Courts need scofflaws to pay their fair share for justice

To the Editor: The Great Recession led to a quiet crisis of justice in Rhode Island and across our nation. Reduced funding forced courts to cut the hours they were open, lay off essential staff, and even delay civil trials. Making matters worse, crime victims are not getting the restitution they are legally owed because until recently there has not been a mechanism to collect that debt. More

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LETTERS TO THE EDITOR

Courts need scofflaws to pay their fair share for justice

Posted 5/14/12

To the Editor:

The Great Recession led to a quiet crisis of justice in Rhode Island and across our nation. Reduced funding forced courts to cut the hours they were open, lay off essential staff, and even delay civil trials. Making matters worse, crime victims are not getting the restitution they are legally owed because until recently there has not been a mechanism to collect that debt.

According to the National Center for State Courts, 42 states cut funding for their judiciaries in 2011. In California, deep cuts led to massive delays in San Francisco, where it is now expected to take a least a year-and-a-half to get an uncontested divorce. Budgets in Georgia, North Carolina and Ohio were so tight, judges asked for office-supply donations from the community to keep their courts running. Massachusetts courts lost 11,100 employees, leaving 60 percent of courts critically understaffed.

At the same time that our courts are facing a severe funding drought, NCSC estimates that outstanding court debts across the country total approximately $15 billion. That shortfall denies critical funding for cash-strapped courts and prevents crime victims from rebuilding their lives with help from court-ordered restitution. People who do not pay their court debt make it harder for Rhode Islanders who need access to justice.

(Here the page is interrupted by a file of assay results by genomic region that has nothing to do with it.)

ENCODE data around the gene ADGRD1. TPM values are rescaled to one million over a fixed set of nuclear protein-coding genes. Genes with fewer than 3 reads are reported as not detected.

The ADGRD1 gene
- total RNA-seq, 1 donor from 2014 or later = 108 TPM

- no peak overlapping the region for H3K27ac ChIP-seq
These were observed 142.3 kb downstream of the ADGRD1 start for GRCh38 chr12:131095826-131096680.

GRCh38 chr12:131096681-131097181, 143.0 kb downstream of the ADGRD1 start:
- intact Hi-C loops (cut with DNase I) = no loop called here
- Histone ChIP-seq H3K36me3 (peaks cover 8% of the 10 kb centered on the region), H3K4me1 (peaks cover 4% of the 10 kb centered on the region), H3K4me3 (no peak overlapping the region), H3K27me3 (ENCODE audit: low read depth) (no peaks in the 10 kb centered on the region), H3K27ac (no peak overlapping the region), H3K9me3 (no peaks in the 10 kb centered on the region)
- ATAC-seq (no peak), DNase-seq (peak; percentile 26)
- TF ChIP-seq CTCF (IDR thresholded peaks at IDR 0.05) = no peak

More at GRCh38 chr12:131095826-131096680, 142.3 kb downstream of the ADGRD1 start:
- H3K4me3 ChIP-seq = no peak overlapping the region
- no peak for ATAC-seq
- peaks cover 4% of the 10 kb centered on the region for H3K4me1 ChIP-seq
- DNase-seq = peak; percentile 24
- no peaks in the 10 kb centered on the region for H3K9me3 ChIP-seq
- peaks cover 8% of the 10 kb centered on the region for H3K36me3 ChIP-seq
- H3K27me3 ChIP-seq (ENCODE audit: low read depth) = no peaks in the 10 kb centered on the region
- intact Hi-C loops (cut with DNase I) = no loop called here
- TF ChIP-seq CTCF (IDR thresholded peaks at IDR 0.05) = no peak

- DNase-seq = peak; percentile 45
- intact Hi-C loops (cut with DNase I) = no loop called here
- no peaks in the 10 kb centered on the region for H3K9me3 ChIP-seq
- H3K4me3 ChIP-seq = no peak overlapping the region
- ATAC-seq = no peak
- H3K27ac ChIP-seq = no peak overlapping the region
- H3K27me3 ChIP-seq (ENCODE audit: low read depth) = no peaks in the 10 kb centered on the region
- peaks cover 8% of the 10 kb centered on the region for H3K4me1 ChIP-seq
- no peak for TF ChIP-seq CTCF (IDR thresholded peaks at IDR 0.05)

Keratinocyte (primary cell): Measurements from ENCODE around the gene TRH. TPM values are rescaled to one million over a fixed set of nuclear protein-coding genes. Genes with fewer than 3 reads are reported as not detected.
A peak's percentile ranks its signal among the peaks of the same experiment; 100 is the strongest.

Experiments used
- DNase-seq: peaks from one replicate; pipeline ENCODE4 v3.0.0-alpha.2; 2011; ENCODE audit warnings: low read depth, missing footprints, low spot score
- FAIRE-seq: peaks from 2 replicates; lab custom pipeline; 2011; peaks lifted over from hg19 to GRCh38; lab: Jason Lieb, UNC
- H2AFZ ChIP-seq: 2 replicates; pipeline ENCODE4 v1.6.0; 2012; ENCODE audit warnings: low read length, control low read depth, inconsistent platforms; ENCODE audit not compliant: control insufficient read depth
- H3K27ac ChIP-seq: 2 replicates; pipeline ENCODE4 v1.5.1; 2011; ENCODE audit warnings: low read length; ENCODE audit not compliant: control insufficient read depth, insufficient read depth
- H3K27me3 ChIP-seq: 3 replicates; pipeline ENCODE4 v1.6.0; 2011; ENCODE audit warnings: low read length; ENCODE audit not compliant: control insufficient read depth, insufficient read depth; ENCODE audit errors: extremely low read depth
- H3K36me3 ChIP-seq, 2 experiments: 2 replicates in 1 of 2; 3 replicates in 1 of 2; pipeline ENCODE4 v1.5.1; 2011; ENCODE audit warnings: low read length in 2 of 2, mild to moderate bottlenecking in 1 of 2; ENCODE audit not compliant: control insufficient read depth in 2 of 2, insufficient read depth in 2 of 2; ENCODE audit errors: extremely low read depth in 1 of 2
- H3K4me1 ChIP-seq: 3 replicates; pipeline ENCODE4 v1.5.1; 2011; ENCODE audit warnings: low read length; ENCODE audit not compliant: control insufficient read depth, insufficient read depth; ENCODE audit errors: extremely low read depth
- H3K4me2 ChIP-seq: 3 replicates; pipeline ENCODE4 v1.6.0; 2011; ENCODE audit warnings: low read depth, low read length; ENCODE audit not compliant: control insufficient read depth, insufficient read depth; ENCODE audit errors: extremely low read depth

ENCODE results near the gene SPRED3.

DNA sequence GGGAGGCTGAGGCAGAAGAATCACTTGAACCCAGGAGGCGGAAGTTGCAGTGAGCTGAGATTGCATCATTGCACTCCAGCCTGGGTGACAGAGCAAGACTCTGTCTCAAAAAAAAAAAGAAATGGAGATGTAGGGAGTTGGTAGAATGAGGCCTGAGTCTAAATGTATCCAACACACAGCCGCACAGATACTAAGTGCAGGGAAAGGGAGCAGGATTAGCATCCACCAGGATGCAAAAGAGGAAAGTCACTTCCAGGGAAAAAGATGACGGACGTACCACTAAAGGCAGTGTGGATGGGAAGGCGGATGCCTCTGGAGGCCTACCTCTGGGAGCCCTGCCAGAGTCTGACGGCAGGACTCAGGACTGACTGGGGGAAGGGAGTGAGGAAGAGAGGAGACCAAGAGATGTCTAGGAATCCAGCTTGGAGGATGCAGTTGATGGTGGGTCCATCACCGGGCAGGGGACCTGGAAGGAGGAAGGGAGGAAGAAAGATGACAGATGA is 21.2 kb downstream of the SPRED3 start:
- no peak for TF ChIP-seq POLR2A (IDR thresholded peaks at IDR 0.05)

Fortunately, a common-sense bill being considered in Congress would address this problem. The Crime Victim Restitution and Court Fee Intercept Act enables the U.S. Treasury Department – only at the request of state court systems – to intercept the federal tax returns of those who have neglected to pay court-ordered financial obligations. This is the same way that past-due child support is collected.

This legislation is supported by Republicans and Democrats in both the House and Senate. It would not require any tax increases or lead to new administrative bureaucracy. The American Bar Association, the Fraternal Order of Police and the national Center for Victims of Crime have joined the Conference of Chief Justices in calling for passage of this much-needed legislation.

Rhode Island and our courts are in a tough financial situation. The courtroom is the place that we go to settle disputes, try the accused and defend our rights. We need our courts. We need people who owe crime victims and our courts money to pay their debts. Rhode Island needs the Crime Victim Restitution and Court Fee Intercept Act.

Joseph J. Roszkowski

Past president, Rhode Island Bar Association

Woonsocket

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